The Bard and the Bible
The Bard and the Bible (A Shakespeare Devotional) pairs 365 short passages from each of the two greatest works of English literature ever created, which were compiled in the same period and in the same city. It offers a year of daily readings based on verses from the King James Version of the Bible and lines from Shakespeare's plays and sonnets. The poetry of the Bard and the power of God's Word will enrich your understanding and appreciation of both, provide new ways to encounter and respond to God, and yield both intellectual stimulation and spiritual inspiration.
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Tag Archives: Richard III
Last week, this blog featured an infograph of literary villains in which Shakespeare’s characters figured prominently. So that started me thinking about my favorite (i.e., most deliciously villainous) of the Bard’s bad guys. So here’s the list (and the plays … Continue reading
A guest post by Joseph Bentz I have divided my favorite Shakespeare quotes into two categories. The first includes the quotes suggested by friends, whom I asked for feedback. The second category includes four Shakespeare quotes that frequently go through … Continue reading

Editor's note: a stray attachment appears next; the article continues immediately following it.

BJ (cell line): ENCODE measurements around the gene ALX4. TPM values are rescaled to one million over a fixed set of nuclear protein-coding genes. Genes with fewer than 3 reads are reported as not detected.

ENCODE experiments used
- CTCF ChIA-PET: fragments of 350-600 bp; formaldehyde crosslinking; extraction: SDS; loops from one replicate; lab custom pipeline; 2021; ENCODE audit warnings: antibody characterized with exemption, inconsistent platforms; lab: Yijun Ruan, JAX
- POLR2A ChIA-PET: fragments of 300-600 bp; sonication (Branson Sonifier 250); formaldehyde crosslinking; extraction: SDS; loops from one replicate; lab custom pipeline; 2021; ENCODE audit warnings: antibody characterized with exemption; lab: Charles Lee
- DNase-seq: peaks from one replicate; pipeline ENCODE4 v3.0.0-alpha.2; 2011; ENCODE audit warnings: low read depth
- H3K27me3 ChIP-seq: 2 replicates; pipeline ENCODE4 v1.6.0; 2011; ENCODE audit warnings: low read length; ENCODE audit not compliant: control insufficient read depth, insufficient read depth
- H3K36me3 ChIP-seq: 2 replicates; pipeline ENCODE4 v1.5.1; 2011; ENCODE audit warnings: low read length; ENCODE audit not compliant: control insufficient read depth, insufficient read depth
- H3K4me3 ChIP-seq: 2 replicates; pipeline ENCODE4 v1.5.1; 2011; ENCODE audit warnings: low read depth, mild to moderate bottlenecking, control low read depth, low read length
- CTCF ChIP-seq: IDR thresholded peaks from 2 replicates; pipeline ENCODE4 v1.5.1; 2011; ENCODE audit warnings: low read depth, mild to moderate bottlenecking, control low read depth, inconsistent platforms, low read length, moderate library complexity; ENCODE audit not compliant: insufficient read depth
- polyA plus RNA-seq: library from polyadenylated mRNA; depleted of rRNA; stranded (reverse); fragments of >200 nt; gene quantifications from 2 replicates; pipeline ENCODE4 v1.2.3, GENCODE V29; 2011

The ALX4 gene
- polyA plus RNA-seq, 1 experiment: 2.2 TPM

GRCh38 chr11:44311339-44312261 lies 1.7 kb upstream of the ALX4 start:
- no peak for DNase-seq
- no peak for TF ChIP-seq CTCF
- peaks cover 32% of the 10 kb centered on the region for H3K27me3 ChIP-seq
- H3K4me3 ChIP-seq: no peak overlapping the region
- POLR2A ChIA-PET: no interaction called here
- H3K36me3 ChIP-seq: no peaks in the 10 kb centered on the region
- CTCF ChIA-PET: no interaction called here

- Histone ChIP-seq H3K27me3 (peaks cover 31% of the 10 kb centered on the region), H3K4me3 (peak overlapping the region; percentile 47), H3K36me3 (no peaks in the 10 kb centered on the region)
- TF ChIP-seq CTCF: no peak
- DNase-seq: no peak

Today’s episode on The Bard and the Bible Podcast is now live (it is also easy to subscribe to the podcast on iTunes).
Every Monday here at The Bard and the Bible, we feature one of Shakespeare’s many richly-worded insults. This week we turn again to Lady Anne’s exchange with Richard of Gloucester in Shakespeare’s great history play, Richard III: Thou unfit for any place but … Continue reading
Another Monday, another Shakespearean insult on The Bard and the Bible blog. This week’s insult is from Lady Anne’s dialogue (rich in insults) with Richard, Duke of Gloucester, in Act One of Richard III: Out of my sight! thou dost infect my … Continue reading
It is Monday, so it is time for another insult from William Shakespeare. This week’s insult is from Shakespeare’s greatest history play, Richard III: Thou lump of foul deformity! (Richard III, I.2.58). It may not win you many friends or make … Continue reading
I first read Josephine Tey’s mystery, The Daughter of Time, in 1991–soon after I first read and saw Shakespeare’s Richard III. Tey’s novel is a perfect companion–or counterpoint–to the play.